So the question becomes: What else is there? It's not as though the networks aren't covering politics. I, for one, continue to be amazed at the blanket coverage that greets the State Of The Union, which runs not just on the cable news networks but on ABC, CBS, Fox and NBC, depriving America of new installments of shows like "American Idol," a show that's also about artifice as opposed to reality. Can you imagine a president today saying, as Gerald Ford did in 1975, that "the state of the Union is not good?" At least Simon Cowell is honest. Politics and candor, always strange bedfellows, seem to have permanently parted ways.

Of course, it's not a tremendous journalistic challenge to cover the SOTU: All reporters have to do is show up and air it, throwing in a little analysis for good measure. They may put a little graphic up that says "news" on the bottom right corner of the screen, but there's really not a lot of journalism going on, no ferreting out of information that otherwise would remain hidden. Covering the SOTU is not a matter of bringing something to light, of creating something. It's covering something that's been created for you.

Still, it's a bit too easy to tar journalists for swallowing what they're fed, because, in the present political climate, they are likely to go hungry if they don't. There's little spontaneity of the sort in American politics that you find in the British House Of Commons. Question and answer sessions with the president rarely feature real questions, or, for that matter, real answers. Parroting talking points is an acceptable debate technique on a talk show; spin has become so ritualized it gets its own room. Theoretically, it would be great if Americans had access to more coverage of politics – if just one network covered the SOTU and the others used their hour of lost prime time to cover other political events over the course of the year. But why should they? Are John Kerry or Ken Mehlman, for whom political considerations are always at play, ever going to say anything to capture our imaginations and justify depriving us of this week's episode of "Lost?"

There is real journalism about politics to be done. But the evolution of the political game has made it harder and harder for it to be done on television, where images, not backroom reporting, are paramount. Linda Mason, CBS News' Senior Vice President, Standards and Special Projects, points out that CBS News has cut back on its coverage of the political conventions as they've become increasingly prepackaged. "We're not going to be dictated to," she says. "As they programmed more and more for us and did the business of the convention behind the scenes, we covered less and less."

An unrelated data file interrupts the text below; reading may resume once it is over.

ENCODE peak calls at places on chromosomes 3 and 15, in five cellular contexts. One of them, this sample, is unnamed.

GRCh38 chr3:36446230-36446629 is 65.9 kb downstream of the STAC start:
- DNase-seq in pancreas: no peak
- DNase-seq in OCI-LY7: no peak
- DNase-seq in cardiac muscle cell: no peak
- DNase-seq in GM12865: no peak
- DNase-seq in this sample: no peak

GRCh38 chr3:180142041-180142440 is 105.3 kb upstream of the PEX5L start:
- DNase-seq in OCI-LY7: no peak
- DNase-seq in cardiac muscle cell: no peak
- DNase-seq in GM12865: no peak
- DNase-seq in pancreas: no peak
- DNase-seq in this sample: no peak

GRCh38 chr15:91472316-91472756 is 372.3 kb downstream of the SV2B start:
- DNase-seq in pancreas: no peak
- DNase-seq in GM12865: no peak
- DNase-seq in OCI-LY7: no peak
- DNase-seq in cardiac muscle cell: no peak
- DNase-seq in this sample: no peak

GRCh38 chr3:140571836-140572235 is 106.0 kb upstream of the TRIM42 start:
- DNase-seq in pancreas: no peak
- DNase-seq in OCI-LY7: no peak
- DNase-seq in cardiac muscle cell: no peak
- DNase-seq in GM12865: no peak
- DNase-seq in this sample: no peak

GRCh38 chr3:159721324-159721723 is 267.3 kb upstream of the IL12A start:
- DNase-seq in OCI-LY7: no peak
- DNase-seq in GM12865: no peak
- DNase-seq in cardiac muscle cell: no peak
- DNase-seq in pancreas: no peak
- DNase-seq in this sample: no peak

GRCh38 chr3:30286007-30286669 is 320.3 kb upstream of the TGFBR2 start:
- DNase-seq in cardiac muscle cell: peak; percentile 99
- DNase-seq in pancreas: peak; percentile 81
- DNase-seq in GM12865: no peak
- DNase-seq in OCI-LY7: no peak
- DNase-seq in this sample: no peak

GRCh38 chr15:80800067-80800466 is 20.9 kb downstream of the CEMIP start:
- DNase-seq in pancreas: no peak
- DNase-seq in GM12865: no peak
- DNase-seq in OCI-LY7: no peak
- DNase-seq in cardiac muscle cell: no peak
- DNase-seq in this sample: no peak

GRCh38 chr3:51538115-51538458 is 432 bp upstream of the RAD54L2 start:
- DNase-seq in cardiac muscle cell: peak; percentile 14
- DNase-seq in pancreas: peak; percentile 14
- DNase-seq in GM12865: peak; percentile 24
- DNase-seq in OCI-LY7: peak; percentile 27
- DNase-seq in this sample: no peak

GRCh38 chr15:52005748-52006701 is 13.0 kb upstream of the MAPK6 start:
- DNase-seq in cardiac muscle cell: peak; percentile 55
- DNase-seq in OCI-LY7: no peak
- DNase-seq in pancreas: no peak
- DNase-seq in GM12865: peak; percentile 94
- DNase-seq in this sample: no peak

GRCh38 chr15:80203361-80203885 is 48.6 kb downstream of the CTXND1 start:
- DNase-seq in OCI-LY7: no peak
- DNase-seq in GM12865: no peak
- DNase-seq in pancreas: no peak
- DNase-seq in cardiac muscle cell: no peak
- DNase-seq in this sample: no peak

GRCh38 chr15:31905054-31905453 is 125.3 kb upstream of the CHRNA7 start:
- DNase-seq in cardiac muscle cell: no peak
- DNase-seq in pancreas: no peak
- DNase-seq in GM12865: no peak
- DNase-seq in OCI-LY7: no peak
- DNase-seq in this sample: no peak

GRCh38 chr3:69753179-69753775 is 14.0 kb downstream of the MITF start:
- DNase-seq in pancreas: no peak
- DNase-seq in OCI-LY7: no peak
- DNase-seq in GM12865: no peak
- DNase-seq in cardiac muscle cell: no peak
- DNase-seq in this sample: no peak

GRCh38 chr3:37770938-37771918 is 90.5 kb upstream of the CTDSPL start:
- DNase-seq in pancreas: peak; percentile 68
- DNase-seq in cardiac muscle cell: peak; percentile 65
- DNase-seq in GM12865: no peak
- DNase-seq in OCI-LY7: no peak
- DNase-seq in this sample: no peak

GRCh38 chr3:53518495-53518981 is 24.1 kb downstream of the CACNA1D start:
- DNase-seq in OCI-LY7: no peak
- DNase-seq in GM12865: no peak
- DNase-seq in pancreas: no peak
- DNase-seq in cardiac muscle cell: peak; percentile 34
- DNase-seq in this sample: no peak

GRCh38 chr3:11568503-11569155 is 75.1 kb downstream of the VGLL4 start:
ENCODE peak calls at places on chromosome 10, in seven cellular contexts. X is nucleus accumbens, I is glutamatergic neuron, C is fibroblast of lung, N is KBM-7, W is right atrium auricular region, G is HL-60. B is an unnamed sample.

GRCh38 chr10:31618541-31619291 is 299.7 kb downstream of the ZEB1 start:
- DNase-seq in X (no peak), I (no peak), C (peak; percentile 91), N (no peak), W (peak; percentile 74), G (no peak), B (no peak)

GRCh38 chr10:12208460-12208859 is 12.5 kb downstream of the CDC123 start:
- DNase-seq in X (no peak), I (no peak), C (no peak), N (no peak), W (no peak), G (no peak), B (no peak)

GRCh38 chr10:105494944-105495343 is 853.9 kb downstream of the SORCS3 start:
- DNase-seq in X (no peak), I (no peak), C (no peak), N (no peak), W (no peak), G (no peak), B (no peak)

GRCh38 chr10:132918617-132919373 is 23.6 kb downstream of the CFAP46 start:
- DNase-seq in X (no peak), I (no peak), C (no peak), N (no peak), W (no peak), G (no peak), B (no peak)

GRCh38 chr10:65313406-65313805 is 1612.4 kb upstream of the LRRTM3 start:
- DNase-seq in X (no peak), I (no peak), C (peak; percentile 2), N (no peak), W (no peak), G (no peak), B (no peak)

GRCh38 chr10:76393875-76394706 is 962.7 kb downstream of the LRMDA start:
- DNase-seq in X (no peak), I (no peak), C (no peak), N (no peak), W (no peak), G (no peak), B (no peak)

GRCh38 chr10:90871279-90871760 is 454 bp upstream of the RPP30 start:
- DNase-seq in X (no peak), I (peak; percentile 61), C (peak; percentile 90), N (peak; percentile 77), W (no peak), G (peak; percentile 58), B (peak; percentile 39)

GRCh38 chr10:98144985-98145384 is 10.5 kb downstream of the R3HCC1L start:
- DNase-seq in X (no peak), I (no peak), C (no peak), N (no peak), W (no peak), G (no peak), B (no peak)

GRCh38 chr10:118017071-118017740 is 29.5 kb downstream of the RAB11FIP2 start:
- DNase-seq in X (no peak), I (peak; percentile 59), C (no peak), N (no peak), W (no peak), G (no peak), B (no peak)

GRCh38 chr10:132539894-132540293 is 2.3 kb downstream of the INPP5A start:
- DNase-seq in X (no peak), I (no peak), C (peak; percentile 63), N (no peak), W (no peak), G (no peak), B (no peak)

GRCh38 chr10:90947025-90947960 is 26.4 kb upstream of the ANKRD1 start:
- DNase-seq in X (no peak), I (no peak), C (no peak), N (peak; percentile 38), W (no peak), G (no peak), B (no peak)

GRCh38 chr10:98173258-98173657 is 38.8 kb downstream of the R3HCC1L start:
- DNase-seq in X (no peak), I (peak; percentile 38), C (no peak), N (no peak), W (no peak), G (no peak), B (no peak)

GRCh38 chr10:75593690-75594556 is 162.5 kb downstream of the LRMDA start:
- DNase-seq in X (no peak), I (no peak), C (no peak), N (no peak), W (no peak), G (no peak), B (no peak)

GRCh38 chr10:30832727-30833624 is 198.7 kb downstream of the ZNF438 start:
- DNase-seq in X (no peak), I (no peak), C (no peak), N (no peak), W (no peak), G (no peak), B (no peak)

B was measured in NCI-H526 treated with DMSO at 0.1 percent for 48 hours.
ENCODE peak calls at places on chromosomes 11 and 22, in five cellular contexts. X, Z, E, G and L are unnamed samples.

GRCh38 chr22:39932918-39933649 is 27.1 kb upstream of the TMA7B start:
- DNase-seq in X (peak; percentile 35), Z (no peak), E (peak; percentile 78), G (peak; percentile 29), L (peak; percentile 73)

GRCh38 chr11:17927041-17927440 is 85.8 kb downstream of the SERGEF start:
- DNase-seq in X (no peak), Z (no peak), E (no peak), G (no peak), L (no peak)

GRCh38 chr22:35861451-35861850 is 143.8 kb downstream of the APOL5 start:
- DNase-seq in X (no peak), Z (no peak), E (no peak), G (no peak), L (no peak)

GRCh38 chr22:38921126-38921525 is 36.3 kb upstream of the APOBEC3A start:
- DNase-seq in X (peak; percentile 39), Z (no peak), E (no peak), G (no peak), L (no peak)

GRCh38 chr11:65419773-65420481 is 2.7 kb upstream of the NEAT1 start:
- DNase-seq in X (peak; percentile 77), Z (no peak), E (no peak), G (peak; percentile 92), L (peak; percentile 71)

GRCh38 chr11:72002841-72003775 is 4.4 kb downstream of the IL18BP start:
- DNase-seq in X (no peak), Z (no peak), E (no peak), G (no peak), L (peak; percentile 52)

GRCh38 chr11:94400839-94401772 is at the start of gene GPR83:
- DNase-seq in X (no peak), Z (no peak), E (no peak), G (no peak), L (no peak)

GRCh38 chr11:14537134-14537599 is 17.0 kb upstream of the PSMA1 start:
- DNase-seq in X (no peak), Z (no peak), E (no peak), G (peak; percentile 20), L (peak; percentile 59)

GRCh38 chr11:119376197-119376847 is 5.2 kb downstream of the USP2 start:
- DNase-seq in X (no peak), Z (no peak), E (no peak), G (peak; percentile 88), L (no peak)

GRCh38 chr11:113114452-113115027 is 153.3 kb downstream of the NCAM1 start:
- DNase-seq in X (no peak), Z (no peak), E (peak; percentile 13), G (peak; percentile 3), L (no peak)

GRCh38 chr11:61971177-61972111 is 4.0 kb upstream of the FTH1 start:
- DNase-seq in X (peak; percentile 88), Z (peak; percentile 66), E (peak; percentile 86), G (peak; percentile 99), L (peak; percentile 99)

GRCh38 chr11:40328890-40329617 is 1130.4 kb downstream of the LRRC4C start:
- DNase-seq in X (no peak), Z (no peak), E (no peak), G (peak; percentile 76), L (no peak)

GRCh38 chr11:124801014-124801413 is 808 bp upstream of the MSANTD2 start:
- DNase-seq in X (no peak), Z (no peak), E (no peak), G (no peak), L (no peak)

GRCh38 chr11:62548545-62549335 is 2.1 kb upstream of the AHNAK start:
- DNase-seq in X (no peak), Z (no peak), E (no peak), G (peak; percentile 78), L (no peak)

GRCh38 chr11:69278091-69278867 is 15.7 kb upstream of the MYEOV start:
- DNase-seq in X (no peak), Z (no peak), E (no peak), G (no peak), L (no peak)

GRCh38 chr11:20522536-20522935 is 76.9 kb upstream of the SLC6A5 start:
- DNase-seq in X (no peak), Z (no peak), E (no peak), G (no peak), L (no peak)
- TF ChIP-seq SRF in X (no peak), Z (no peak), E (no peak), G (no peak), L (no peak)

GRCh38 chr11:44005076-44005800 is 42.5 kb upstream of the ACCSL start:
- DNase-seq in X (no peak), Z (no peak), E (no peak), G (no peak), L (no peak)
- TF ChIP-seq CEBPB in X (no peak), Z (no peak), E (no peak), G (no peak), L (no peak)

But where's the endgame? Mason maintains that the State Of The Union still needs to be covered because "it's where the president sets out his agenda for the year. What he chooses to emphasize is important, because it's a sign of where he and the country will be going for the year." Except, much of the time, it's not, since many lines now come out of "lobbying by Cabinet secretaries, legislators, and actual lobbyists, all of whom see it as crucial that the president mention their pet issues in his important speech, even if he does nothing but restate familiar bromides about it," as Slate's John Dickerson put it. Networks continue to run it because they're still expected to perform a public service, and the SOTU still has a symbolic power. But, Thompson says, they probably won't be doing so much longer. Substance is slowly being sucked out of public political life. And no one, not even the journalists, seems quite sure what to do with what's taking its place.